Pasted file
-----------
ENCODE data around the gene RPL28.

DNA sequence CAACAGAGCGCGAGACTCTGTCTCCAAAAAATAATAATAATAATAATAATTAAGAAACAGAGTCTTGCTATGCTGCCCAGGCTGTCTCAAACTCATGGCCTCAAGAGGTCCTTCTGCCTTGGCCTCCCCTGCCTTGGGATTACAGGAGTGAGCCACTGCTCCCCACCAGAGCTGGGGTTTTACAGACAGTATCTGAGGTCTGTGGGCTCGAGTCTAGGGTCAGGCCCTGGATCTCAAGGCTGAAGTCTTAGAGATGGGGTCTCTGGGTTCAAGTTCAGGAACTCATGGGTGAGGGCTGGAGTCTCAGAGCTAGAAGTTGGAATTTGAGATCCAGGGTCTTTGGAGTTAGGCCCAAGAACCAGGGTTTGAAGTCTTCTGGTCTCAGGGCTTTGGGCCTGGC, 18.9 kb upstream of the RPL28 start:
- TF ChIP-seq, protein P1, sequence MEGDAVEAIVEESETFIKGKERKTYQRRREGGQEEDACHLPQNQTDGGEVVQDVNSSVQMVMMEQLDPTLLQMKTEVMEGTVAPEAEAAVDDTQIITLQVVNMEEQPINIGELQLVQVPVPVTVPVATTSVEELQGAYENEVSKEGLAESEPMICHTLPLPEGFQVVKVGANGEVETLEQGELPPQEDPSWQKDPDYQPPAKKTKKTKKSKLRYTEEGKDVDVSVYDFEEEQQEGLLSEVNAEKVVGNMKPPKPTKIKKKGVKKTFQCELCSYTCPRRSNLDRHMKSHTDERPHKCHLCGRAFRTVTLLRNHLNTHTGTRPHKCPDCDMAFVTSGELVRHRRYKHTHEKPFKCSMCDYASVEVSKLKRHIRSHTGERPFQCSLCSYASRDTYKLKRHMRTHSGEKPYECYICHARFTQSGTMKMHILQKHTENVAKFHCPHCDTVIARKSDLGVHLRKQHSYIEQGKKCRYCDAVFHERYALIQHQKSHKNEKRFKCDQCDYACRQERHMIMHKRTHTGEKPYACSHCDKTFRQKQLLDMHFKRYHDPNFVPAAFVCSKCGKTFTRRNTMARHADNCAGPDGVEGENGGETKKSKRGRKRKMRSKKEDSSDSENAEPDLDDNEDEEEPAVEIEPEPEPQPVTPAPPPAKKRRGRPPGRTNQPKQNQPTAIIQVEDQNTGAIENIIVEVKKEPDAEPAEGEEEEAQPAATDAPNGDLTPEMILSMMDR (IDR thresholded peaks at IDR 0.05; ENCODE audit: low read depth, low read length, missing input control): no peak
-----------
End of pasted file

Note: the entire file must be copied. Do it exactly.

ENCODE data around the gene RPL28.

DNA sequence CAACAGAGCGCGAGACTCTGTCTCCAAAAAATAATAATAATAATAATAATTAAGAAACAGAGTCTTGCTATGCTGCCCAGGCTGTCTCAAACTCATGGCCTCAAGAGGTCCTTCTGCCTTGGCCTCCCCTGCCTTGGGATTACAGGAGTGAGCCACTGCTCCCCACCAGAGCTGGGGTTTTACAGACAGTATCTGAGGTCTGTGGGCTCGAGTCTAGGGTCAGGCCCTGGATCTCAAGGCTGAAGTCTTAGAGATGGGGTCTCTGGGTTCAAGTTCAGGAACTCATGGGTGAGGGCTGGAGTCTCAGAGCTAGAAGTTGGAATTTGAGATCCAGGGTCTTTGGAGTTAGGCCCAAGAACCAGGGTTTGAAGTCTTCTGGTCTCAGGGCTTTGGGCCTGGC, 18.9 kb upstream of the RPL28 start:
- TF ChIP-seq, protein P1, sequence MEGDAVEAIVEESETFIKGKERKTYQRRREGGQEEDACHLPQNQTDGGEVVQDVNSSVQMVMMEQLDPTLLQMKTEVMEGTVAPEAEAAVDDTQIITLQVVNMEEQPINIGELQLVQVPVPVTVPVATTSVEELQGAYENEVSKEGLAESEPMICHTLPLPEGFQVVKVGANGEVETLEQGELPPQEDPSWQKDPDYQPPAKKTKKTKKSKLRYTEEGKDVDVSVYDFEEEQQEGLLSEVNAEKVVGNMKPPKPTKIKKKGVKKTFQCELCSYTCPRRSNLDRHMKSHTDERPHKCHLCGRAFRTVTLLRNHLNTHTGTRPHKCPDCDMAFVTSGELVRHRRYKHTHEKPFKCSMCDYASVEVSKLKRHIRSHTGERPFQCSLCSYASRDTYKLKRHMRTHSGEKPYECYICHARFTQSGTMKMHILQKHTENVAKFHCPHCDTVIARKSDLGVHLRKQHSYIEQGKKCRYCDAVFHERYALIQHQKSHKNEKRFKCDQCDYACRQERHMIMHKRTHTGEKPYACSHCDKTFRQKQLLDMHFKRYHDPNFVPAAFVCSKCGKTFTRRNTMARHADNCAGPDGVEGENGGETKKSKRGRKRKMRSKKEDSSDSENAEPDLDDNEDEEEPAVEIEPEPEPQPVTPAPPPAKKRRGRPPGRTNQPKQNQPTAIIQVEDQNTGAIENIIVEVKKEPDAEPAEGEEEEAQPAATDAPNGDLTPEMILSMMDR (IDR thresholded peaks at IDR 0.05; ENCODE audit: low read depth, low read length, missing input control): no peak